they weren’t looking forward to another all-nighter making 72 of them.
The awards ceremony ... what can I say about that? Not the
that’s for sure!
Hanging from a wooden platform was the winning pinfish.
Aiken pointed it out to me and exclaimed, “Hey man, that’s a big
pinfish!” All 186 grams!
We are used to seeing the occasional huge, tournament-winning blue
marlin or trophy giant bluefin tuna hanging there, so it was
appropriate for this biggest smallest fish to take its place of honor
Aiken and Nachman stood on the platform, high above the crowd, with
very original trophies and cash prizes. Nachman’s father,
John,” made three painted, wooden fish on wooden blocks for the big
As each category’s winner was called, the proud fisherman had to scale
the heights to claim the prize. Once there, they were faced
yet another challenge. They had to climb under the railing
sorts) and stand unprotected on the edge of the platform, outside the
admittedly shaky enclosure, to take the prize from Aiken or Nachman.
Everyone made it to the top, where they deserved to be, and accepted
the cheers of the friendly, enthusiastic crowd of both losers and
supporters beneath them.
For the record, Kelsey’s Dad, Jeff Aiken, assured me that “We have a
forklift” that could be used as needed. But they
The first category announced was the sting ray
The winner was 10-year-old Wheeler Ballance of Hatteras who was unable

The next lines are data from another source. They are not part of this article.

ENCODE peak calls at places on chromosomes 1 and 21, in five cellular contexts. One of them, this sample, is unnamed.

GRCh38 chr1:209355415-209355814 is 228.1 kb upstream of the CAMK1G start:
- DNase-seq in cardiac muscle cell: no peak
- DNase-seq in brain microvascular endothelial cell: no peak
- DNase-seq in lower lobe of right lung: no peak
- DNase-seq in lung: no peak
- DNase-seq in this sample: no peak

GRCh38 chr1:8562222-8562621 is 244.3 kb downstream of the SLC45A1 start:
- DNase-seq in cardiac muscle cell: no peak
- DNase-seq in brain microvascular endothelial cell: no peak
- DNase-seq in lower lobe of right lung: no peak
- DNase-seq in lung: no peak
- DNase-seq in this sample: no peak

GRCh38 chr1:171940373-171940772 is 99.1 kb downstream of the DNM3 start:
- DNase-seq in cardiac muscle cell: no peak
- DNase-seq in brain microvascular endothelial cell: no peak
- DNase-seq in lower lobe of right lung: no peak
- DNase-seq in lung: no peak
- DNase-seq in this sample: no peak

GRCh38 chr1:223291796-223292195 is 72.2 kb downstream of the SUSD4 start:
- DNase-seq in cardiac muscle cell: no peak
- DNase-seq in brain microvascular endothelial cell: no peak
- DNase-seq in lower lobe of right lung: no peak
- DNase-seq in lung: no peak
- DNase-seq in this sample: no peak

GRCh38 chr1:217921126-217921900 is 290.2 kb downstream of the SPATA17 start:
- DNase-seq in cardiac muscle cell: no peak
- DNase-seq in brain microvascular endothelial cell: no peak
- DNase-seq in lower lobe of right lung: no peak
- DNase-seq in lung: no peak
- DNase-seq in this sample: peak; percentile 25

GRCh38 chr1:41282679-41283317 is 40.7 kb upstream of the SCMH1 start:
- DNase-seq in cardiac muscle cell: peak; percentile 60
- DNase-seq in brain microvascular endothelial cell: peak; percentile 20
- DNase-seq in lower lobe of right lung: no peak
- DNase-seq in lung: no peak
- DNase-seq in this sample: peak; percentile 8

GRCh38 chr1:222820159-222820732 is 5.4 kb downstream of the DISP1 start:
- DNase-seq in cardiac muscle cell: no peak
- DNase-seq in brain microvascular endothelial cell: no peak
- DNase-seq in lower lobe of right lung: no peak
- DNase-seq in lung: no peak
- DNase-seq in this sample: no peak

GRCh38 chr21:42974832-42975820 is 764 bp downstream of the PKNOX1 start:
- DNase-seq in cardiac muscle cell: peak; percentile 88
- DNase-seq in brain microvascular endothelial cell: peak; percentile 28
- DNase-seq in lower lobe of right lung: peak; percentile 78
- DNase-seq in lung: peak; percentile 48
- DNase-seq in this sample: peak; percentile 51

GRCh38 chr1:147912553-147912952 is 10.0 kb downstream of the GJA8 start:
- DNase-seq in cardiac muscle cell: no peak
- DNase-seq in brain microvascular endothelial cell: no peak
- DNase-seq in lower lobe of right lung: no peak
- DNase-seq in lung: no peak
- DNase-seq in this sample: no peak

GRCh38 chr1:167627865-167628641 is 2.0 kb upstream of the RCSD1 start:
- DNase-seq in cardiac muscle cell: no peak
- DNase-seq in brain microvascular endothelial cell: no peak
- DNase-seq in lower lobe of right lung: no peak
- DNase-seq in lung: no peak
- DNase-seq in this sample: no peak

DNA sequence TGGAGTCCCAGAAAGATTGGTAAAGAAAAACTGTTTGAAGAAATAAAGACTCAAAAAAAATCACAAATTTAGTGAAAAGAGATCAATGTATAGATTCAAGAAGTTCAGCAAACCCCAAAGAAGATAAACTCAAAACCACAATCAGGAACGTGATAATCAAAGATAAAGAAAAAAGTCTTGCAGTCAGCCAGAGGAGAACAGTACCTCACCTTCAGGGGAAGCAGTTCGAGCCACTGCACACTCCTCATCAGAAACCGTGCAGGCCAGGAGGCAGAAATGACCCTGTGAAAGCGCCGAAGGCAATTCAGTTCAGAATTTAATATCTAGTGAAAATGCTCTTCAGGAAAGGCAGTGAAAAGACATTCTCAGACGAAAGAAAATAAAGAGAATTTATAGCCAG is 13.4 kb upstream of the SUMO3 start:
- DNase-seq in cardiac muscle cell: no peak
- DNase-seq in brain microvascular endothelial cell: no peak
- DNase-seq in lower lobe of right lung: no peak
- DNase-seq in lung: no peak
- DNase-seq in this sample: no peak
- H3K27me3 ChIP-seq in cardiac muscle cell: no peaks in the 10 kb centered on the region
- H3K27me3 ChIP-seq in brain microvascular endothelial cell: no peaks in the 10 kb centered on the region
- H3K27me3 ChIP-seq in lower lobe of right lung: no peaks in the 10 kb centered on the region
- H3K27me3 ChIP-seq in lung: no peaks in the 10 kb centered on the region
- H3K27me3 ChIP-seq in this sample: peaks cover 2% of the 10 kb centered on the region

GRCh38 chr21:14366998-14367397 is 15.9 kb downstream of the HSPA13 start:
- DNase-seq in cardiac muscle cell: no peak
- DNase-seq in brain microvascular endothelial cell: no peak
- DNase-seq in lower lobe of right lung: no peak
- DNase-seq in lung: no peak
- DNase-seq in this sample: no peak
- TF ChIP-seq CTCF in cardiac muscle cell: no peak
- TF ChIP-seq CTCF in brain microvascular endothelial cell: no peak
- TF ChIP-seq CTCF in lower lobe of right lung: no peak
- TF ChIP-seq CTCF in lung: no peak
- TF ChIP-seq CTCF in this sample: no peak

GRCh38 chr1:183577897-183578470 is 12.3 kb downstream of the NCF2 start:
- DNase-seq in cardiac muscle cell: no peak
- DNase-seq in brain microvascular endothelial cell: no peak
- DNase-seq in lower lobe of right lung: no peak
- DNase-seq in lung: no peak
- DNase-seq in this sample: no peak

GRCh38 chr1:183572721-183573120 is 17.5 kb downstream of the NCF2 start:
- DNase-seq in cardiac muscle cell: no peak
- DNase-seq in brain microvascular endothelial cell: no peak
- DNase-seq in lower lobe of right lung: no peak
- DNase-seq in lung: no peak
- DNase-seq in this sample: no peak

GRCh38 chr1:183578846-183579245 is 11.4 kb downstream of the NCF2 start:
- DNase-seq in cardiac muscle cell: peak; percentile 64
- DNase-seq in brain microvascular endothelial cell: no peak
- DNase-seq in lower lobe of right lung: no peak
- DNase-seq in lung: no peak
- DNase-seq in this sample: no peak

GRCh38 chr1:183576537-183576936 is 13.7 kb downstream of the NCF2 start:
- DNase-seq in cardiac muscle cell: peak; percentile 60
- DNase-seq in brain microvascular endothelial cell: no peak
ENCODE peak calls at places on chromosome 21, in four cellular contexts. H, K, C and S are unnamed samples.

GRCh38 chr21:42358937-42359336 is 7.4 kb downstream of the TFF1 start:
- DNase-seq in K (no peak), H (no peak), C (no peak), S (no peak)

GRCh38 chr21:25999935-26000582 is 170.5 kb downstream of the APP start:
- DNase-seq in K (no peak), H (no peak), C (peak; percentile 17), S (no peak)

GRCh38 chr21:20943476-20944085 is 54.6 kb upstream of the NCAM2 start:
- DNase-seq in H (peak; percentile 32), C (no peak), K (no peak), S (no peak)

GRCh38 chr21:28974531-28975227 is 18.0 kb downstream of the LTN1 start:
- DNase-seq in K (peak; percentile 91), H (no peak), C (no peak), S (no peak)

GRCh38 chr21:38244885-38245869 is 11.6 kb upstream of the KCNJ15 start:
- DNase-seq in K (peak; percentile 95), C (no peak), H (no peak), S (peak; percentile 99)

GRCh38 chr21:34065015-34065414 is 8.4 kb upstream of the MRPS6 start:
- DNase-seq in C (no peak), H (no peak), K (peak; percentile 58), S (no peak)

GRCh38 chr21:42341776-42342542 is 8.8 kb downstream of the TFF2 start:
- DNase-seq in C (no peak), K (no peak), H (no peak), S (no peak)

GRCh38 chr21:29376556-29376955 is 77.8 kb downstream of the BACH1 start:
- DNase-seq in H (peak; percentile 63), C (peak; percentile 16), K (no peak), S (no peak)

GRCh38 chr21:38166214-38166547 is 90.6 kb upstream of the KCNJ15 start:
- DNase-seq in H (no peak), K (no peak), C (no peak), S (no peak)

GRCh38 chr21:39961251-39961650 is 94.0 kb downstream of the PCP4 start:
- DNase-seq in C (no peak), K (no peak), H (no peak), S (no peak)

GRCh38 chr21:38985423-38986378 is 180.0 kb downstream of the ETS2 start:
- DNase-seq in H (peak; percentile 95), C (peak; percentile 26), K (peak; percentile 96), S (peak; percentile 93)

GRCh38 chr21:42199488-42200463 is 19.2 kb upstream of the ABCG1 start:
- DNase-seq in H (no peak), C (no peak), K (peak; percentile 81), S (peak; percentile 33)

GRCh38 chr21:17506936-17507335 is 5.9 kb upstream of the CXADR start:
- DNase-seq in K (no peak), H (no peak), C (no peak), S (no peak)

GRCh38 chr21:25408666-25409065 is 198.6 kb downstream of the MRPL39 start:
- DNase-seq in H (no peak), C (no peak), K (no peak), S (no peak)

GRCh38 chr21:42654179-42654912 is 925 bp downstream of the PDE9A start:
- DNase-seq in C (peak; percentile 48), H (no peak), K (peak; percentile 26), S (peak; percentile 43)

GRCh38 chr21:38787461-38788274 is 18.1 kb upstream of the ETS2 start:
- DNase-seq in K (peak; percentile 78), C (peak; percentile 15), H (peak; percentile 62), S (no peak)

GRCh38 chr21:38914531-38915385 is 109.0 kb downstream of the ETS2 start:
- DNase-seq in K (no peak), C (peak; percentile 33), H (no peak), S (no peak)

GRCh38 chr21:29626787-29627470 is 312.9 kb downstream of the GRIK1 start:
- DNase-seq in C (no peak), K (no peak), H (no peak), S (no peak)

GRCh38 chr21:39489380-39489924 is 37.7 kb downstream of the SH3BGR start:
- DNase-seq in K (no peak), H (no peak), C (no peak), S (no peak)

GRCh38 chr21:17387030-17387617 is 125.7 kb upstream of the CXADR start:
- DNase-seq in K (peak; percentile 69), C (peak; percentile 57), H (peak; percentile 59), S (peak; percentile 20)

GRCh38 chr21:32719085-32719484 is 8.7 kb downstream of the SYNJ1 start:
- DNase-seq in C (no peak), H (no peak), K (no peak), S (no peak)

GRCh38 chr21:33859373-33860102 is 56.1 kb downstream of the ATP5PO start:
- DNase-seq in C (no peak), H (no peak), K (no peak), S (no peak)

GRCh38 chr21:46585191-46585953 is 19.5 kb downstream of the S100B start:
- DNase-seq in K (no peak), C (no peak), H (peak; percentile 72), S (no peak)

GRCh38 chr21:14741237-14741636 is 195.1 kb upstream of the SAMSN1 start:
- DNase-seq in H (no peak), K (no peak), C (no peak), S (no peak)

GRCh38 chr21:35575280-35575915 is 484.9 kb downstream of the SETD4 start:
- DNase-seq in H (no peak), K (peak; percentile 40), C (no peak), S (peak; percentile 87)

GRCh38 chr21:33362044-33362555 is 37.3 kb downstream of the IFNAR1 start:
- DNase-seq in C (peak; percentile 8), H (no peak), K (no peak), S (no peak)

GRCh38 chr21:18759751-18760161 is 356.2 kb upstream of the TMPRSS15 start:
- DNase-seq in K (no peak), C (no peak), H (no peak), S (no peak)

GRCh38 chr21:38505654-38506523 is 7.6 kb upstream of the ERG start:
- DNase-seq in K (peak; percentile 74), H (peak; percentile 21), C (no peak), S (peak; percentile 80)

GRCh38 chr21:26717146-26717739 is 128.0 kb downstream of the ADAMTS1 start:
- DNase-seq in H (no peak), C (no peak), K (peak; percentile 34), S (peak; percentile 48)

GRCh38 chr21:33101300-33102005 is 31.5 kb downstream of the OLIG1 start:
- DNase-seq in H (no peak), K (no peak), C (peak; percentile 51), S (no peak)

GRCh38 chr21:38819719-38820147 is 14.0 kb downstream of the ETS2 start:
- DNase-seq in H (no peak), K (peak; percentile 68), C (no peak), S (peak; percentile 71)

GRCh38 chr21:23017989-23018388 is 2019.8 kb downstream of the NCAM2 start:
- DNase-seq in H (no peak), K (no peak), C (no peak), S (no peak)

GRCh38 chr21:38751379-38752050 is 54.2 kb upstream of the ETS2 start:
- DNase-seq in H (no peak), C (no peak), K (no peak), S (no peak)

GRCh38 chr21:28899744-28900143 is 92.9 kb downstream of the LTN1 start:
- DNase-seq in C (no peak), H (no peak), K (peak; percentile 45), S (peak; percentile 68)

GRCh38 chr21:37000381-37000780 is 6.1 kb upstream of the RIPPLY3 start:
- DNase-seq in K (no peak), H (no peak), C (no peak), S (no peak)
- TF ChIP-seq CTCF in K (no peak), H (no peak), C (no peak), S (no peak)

to attend as he was attending summer camp.
According to the rules of the Pinfish Tournament, the winner must be
there in person to receive the prize so he had to forfeit the
cash. Next year’s pot is now $100 richer.
up was flounder. “Mr. Jim” Lyons won that category with a
3.4-pound summer flounder and won $170. Lyons has had his eye
that prize for quite a while now, and the real reward for him was
catching the fish
The rockfish first prize went to another Hatteras fisherman, Cameron
Whittaker, mate on the Captain Clam. He is a high school
who seems to leave the docks only to go to school.
He stalked the fish all during July, feeding it and dangling his line
off the pier near where he works.
One fateful day at 6:40 a.m., he “chummed it up and brought it over
here (Jeffrey’s) in a hurry” to be weighed before he went to work.
A lot of people were after that rockfish, but Cameron was awarded $100
for the capture of the 8.75-pound fish.
The best was saved for next-to-last. But it nearly didn’t get
the attention. The fish almost had to hang out there on that limb
alone, after having been caught a mere 10 minutes after the fisherman